The raft of alien abduction accounts can be placed in a neurological setting, not an actual physical setting.

And yes, UFO sightings over military installations, can be said to have been duplicated and still occurring but no related sighting has the cachet of the sightings noted above.

(There are other singular UFO sightings or episodes that you can, also, cite certainly.)

That such UFO sightings, as those noted, are virtually unique goes to the problem of investigation or scientific scrutiny; one time, singular events lie outside methodologies to explain them.

Why is this so when it comes to UFOs?

That’s the matter “ufology” can’t deal with, and hasn’t.


Thursday, September 04, 2014

The Theology of Ufology

Lance Moody’s recent comment about David Rudiak’s Roswell/UFO belief system…

“[David can be and always [is] in the service of his Lord, Saucer Jesus”

… goes to what happens to people who become enmeshed in the UFO (Roswell) topic; they become religious-like in their adherence to the phenomenon.

For instance, in my several year association with Anthony Bragalia, I’ve seen him become fanatically “catholic” about UFOs, with Roswell becoming the core of his belief system, even as he eschews some of the other UFO cults (Trent/McMinnville, Socorro, et cetera).

David Rudiak, whom Lance references, is evangelical about UFOs and Roswell is his “Jesus.”

Kevin Randle is like a Seven Day Adventist: sort of believing after once fervently believing in UFOs as the prime example of ET visitation.

The ultimate atheist is Zoam Chomsky, followed less fervently by Gilles Fernandez and Lance Moody himself.

The agnostics – CDA and me – accept UFOs as real but have no idea what the essence of the phenomenon (or phenomena) is (are).

One can find other UFO aficionados who might have a theological or non-theological belief system intact – many being visitors here – but I’ll leave the comment section for them to add their confessionals.


Wednesday, September 03, 2014

David Rudiak responds but....

I got a comment from David Rudiak for the posting prior to this but I'm not putting it down for posterity. It was a personal attack, which David can't refrain from doing....he has little sense of humor when it comes to Roswell or UFOs altogether.

But I'd like to insist that in the Roswell time-frame there were lots of balloon tests going on, besides Mogul or Helios. For example, this from the NASA archives:

A description is presented of main balloon applications, giving attention to the Skyhook project, the Moby-Dick project, the Transosonde project, the Rockoon project, and the projects Stratolab and Manhigh.

David is fixated on Mogul and we all know why, don't we?

Mac Brazel was a dolt, and his "debris" was balloon scrap, just as the Army said.


Our Source(s) for the Brazel/Roswell Alien Debris Dismissal

David Rudiak likes to think that his Roswell site is the fount of all information about Roswell and that material appearing online comes from his site.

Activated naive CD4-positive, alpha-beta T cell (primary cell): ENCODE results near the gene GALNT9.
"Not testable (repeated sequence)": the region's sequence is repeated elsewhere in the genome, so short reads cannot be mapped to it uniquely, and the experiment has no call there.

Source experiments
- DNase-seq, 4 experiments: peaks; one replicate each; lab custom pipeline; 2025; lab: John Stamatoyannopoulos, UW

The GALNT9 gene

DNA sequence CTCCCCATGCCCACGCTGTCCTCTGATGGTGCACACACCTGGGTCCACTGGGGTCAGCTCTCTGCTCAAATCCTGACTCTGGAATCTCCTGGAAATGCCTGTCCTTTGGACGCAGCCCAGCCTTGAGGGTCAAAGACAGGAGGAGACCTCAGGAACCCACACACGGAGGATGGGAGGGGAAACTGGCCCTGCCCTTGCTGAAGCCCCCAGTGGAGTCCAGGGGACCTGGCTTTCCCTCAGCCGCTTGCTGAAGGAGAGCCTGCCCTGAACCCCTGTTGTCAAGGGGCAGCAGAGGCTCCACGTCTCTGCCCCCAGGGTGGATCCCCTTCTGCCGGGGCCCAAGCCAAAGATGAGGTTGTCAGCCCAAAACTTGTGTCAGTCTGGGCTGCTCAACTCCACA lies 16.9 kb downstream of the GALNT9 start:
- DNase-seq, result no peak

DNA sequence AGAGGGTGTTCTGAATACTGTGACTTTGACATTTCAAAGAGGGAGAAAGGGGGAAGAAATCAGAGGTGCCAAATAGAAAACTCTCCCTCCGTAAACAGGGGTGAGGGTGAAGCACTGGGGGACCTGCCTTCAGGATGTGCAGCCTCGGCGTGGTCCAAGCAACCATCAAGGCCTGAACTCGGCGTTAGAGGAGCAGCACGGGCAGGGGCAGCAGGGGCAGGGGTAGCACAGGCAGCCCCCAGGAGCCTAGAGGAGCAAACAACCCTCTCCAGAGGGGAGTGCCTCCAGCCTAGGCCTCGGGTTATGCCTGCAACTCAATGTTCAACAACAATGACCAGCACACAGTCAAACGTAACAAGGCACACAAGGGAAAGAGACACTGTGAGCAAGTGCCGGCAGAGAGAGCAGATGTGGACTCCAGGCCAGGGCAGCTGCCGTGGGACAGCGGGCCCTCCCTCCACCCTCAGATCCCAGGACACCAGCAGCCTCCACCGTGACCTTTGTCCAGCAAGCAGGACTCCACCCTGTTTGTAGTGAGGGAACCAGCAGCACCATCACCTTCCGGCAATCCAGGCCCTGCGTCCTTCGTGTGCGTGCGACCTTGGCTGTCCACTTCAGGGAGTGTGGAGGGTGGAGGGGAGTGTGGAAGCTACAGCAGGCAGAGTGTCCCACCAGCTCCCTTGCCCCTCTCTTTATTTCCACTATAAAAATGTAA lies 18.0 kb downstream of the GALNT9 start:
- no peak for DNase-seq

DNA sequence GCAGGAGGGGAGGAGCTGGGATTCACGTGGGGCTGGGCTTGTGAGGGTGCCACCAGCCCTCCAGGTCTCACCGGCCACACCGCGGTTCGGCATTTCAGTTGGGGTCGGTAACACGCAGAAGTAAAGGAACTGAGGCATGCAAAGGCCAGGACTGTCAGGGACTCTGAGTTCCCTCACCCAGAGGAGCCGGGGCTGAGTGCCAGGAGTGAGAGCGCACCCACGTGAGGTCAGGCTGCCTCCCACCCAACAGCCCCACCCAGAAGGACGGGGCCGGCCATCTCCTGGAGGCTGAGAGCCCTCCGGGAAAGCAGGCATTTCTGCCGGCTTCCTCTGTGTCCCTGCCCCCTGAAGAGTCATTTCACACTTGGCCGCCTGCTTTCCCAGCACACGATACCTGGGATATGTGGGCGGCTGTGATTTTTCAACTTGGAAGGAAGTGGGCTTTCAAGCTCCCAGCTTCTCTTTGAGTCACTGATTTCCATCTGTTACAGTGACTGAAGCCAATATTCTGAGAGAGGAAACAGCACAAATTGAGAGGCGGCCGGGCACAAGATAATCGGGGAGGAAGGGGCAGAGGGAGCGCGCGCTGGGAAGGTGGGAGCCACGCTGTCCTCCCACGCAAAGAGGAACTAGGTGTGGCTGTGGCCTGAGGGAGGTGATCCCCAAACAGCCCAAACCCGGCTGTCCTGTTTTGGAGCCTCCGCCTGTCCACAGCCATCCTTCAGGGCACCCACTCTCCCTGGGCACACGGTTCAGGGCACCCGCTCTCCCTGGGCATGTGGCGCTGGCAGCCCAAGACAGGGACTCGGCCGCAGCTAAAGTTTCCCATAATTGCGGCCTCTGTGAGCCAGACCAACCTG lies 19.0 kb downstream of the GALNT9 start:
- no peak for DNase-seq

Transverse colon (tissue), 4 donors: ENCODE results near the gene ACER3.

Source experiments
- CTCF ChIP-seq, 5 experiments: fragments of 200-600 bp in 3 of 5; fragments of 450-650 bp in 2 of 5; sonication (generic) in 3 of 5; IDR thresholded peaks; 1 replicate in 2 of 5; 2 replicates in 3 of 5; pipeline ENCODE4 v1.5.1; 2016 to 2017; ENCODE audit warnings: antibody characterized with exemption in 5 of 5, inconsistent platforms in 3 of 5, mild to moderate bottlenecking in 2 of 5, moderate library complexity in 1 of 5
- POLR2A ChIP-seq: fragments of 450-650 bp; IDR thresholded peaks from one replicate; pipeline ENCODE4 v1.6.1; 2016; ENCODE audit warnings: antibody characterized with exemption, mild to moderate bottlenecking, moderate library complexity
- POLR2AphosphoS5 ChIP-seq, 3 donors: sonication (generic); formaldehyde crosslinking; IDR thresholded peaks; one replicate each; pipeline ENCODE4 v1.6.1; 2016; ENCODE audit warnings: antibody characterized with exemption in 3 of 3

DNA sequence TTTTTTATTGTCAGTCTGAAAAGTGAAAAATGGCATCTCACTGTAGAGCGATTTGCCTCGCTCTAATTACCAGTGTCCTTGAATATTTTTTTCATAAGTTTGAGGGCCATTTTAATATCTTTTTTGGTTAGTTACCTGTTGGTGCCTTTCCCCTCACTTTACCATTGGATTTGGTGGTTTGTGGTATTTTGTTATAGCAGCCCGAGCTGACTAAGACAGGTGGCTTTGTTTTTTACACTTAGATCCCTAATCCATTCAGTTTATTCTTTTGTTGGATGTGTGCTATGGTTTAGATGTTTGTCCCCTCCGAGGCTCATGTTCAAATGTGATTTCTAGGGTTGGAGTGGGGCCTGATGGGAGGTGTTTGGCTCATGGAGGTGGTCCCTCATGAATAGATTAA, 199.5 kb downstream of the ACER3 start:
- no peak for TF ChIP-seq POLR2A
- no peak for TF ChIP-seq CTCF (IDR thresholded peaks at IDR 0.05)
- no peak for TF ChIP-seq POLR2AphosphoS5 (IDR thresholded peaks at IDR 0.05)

However, some of us have been at this a lot longer than Mr. Rudiak, and we have, online, material that does not derive from his site.....exactly the opposite often occurs.

If one Googles the title of our previous Brazel posting, they will find this:

Our original information from the NASA archives along with a site that borrowed our input, which is okay with us. (There are others as you'll see with a Google search.)

Moreover, here is an insert that causes us to speculate on the Brazel "debris" find:
And here is the full paper from December 1947 that tells us Mac Brazel found something from the tests that took place in his area......this does not come from Mr. Rudiak's site. We found it during our "research" years ago:

Controlled Balloon Flights over Roswell, July 1947


Kenneth Arnold: Delusional ET Believer or Observer of Actual Odd Flying Objects?

This appeared in the article, pictured above [Saturday Evening Post, April 30, 1949]:
Arnold, while investigating the (alleged) Maury Island sighting in June 1947, generally considered a hoax, saw, "while flying to the scene of the investigation," as the segment above reports, a "covey of twenty-five flying disks."

Did Arnold really see 25 flying disks or had he become delusional within the hectic flying saucer cultural milieu of the time period?

One can make a case for delusion [See Symptoms of Psychopathology, John Wiley & Sons, 1970, Page 55 ff.].

While Kenneth Arnold's initial iconic sighting of nine objects near Mount Ranier is still open to interpretation, his stated observation of a covey of twenty-five flying disks bespeaks a mental disorder.

Or did he really see a covey of flying disks? His testimony seems incredulous. But does that demean his original "flying saucer" sighting, June 24th, 1947?

Just as current and long-time UFO aficionados (you know who I mean) have become ET obsessed when it comes to UFOs, without any substantive proof of an extraterrestrial connection to the phenomenon. one can understand the psychological mechanisms at work in the symptomatic array that UFO buffs have become immersed in.

This is what happened to Kenneth Arnold, at a time when flying disk hysteria was prevalent, even rampant.

Or one can say that Arnold saw nine odd flying objects and even a covey of twenty-five shortly thereafter.

But that would be participating in the hysterical delusion, would it not?